When I hear Only You today particularly, I am propelled back to the last moment I saw him, the whole scene emerging in full colour. I dug into neuroscience to find out why, and Professor Catherine Loveday of the University of Westminster explained to me how music is a brilliant trigger for specific multi-sensory memories from childhood, including our teenage years, when we cling onto music to help differentiate our identities. The more evolved parts of our brain prompt music-associated memories, so our responses aren’t just animalistic reactions. Music also prompts our unconscious memory system, responsible for actions we do every day but rarely think about like walking. Music is, as my book title celebrates, the sound of being human.

Having thought much in the last year about the songs that carry the memory of my father, I have realised how much I try to pass musical heirlooms on to my son. When I finished writing my book, he was seven and mainly a fan of the Spice Girls. Now is nearly nine, music-obsessed, and has his own playlist on Spotify. Currently at 10 hours and 51 minutes long, it includes tracks by contemporary pop acts like Olivia Rodrigo, Imagine Dragons and Joel Corry. But his favourite 10 at the top of the playlist include two I have passed on to him, which makes my soul melt: The Night by Frankie Valli and the Four Seasons and You Forever by Self Esteem.

Jude's son enjoying Womad festival. Photo: courtesy of Jude Rogers
Jude’s son enjoying Womad festival. Photo: courtesy of Jude Rogers

The Night was a song that I got obsessed with during the first Covid lockdown, when the world, and my head, was in disarray. I would blast it out on drives to get milk in the car, feeling my heart race along to its bassline, my endorphins cascade as I sang along to its hooks. As restrictions eased, I played it to my son on short drives, watching his head nod to the beat in the rear-view mirror, hearing his little voice singing with gusto about heads being turned around.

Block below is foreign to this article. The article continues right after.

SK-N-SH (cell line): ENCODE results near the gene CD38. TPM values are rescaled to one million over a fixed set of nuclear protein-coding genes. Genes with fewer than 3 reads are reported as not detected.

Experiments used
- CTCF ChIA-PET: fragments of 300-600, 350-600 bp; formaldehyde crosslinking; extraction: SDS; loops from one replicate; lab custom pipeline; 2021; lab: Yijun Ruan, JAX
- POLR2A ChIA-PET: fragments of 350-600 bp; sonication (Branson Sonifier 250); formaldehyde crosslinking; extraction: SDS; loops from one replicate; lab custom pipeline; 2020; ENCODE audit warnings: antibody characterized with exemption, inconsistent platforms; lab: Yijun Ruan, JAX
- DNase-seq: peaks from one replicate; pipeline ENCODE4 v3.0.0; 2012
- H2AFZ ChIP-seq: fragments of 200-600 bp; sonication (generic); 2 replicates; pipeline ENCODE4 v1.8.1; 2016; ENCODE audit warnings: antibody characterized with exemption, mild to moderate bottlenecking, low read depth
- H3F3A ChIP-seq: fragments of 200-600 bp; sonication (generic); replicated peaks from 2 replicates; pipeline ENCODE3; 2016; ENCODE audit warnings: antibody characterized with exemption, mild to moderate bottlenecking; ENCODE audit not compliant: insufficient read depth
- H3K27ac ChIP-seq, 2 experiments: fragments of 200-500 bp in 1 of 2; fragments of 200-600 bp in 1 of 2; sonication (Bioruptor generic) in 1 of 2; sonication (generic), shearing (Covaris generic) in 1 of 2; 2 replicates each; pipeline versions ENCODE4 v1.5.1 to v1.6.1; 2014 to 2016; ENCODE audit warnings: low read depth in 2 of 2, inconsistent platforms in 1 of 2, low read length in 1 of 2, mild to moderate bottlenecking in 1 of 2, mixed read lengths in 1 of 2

You Forever arrived differently. I was playing it in the kitchen one day – my son bumbled in, then stopped suddenly. “Mum! What is this?” Spontaneous dancing ensued, then he wanted to know everything about the singer. I told him she was Rebecca Lucy Taylor, she was brilliant, and wrote songs about how tough things could often be for girls, but how great girls should know they are, too. Liking my somewhat streamlined explanation, my son demanded to hear more. Now we share Self Esteem’s music often, and I hope what I told him about her will solidify in his mind as he grows up from the boy he is into the man he will be.

Conventional heirlooms usually matter to people because they suggest stories about people. Songs are the ultimate heirlooms, I believe, because they hold so many stories within them: the narrative the song hopes to put across, the account of how the track was put together, plus the many tales that the song wraps itself around as it works its mysterious ways into so many people’s lives. 

I hope my son holds the songs I have passed onto him tightly as we both get older, and that he enjoys moulding his specific, different memories around them. I also like how these heirlooms will always seem timeless, forever precious, shining like the sun.

The Sound of Being Human is out now in paperback at £9.99, published by White Rabbit Books.